The psychiatrist Eric Berne (“Games People Play”) wrote in one of his books that when confronted with a troubled patient, he would ask himself what one would have to do to a person while they were a child to make them turn out the way they did, needing the help of an analyst. Answering that question was often the beginning of treatment.

Berne’s statement had a great impact on me, especially while I was working at state facility for the developmentally disabled. We could see, in many of the residents’ histories, the effects of abusive, inept and often criminal events in their “upbringing.”

When we compared our residents’ current behaviors to their case histories, we knew the answer to Berne’s question.

Unfortunately, asking Berne’s question outside the world of psychology and mental health has led us all down some bad roads. They are roads of blame and excuses. Ask anyone why his dreams for his own perfect world never materialized, and more often than not, he will have a list of people and events from his past that “created” the world he is now experiencing.

He may have, filed away inside his mind, a mental dossier complete with facts, eye witnesses and the testimony of experts that proves he would be happy/rich today, if his parents hadn’t thrown his bike in the trash when he was 15…or if his former spouse had let him finish college…or if his boss hadn’t fired him at a financially precarious moment.

We take great comfort in such blame and in the fact we are using pure reason when we gather the facts that prove we are totally innocent when it comes to the slings and arrows that comprise our current lot in life. However, these facts seem to obscure the real truths, those we’re afraid to consider.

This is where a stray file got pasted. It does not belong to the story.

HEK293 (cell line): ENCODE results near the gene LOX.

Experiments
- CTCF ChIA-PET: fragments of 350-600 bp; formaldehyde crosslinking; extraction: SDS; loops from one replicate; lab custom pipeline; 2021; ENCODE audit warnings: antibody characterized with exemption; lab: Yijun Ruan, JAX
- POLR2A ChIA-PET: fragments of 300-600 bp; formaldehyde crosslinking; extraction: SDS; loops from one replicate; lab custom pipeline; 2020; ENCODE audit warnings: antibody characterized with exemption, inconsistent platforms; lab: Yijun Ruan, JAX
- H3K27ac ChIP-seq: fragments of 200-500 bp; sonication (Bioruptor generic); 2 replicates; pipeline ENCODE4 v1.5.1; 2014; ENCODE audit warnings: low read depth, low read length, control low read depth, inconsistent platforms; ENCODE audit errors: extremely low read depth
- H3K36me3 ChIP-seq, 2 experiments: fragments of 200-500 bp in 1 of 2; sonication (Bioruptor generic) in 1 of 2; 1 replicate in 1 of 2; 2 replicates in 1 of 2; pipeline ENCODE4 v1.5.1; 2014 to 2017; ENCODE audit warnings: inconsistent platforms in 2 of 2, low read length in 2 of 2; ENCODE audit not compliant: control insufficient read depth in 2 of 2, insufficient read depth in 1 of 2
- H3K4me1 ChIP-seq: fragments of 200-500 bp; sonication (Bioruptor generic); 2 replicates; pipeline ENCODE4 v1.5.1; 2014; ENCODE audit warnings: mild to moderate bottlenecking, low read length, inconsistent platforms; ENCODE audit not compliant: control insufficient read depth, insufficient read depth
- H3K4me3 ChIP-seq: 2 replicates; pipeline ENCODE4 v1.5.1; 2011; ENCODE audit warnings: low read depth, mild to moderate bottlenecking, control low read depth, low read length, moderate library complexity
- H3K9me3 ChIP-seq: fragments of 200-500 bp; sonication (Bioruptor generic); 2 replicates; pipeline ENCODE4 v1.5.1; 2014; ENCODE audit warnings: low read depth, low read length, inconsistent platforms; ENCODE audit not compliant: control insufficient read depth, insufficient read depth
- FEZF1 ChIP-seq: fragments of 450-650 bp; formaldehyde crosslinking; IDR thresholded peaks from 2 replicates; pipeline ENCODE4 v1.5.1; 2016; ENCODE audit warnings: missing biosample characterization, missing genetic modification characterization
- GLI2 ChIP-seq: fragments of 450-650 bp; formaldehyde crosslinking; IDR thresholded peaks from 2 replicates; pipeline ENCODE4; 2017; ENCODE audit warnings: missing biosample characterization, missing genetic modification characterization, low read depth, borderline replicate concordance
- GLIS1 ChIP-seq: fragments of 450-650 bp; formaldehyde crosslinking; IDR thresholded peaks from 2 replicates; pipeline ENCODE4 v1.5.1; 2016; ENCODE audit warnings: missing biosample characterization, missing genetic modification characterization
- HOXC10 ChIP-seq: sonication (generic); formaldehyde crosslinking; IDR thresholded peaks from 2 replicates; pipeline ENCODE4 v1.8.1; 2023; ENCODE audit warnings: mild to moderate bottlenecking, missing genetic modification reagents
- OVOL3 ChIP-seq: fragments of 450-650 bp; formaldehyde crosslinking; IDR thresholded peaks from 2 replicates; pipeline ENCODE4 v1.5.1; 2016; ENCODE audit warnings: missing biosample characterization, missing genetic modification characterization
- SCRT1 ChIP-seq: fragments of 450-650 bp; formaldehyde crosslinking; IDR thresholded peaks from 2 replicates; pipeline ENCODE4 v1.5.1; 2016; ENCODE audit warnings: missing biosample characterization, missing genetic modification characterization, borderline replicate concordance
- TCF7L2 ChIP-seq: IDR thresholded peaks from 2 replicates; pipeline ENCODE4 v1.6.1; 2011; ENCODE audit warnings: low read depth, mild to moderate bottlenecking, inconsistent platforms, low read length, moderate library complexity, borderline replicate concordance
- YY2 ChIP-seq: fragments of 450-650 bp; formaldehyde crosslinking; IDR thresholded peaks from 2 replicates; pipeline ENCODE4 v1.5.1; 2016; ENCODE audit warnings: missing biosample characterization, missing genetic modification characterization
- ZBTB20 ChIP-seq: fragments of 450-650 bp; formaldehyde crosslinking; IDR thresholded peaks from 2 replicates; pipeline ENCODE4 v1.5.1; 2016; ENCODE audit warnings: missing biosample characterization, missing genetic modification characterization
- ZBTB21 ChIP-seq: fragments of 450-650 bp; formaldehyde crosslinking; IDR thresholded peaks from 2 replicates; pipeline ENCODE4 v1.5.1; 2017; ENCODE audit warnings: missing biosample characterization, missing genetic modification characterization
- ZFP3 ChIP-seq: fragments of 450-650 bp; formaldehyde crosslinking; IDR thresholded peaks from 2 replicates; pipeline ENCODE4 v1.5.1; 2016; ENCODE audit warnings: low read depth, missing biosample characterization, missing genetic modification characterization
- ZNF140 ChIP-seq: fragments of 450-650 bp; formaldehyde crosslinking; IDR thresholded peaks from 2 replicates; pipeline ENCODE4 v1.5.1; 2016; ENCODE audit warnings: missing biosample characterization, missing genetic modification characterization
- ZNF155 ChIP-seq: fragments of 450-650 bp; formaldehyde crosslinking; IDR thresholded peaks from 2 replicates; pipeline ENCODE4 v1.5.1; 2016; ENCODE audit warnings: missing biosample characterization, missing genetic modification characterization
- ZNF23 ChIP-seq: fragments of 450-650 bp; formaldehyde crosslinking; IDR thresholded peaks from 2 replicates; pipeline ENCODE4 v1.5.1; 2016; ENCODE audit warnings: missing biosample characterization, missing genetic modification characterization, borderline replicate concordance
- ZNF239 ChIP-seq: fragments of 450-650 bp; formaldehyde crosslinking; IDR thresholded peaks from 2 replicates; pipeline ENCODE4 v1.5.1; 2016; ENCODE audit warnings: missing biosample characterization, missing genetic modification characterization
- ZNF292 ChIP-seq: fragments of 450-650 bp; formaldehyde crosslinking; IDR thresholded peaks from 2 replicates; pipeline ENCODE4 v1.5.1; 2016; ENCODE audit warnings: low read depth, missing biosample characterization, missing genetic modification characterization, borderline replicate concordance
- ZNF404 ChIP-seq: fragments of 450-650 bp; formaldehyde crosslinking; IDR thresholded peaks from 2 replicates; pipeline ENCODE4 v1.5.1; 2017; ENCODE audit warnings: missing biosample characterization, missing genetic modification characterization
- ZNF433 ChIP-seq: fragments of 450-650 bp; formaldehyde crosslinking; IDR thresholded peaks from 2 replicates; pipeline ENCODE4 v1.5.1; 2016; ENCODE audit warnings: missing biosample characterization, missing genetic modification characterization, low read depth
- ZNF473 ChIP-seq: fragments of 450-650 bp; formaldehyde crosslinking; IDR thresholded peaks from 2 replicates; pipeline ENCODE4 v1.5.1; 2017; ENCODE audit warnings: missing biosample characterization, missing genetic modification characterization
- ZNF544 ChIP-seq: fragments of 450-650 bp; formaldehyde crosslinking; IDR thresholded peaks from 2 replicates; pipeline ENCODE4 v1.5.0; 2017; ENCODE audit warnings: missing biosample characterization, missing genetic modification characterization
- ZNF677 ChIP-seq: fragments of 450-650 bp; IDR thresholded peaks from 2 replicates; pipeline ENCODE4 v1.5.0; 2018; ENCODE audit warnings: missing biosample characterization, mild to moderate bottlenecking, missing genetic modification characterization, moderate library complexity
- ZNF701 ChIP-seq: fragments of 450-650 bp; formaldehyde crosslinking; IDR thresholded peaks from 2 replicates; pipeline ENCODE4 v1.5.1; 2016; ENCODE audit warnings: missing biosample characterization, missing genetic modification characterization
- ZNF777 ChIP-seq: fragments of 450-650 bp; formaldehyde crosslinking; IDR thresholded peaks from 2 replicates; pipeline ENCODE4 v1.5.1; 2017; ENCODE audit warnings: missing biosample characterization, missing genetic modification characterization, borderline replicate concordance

How odd that the very truth that presumably should empower us to fix everything that we claim is broken in what could have been our perfect worlds, is the one truth left off the table. If we could walk into a courtroom and sue everyone on our list of nasty people responsible for how we ended up, a wise judge might explain to us the meaning of such terms as contributory negligence, co-conspirator, and accessory.

Hearing such explanations might show us how to fix what we don’t like. Yet, ask anyone if he played a role in the way he’s ended up. Ask if he believes he created his present reality in any way, shape or form, and he will laugh off such ideas. It’s less personally devastating that way.

It’s far past time, I think, to stop asking Eric Berne’s question. While it’s a helpful question to ask, it’s skewed our thinking away from essential truths about why things are as they are. These days, I’m more inclined to ask questions based on James Allen (“As a Man Thinketh”) approach:

The aphorism, “As a man thinketh in his heart so is he,” not only embraces the whole of a man’s being, but is so comprehensive as to reach out to every condition and circumstance of his life. A man is literally what he thinks, his character being the complete sum of all his thoughts.

That leads to a far different question: “What have I done with my life so far to end up in the place I am now?”


Malcolm R. Campbell is the author of the Florida Folk Magic Series.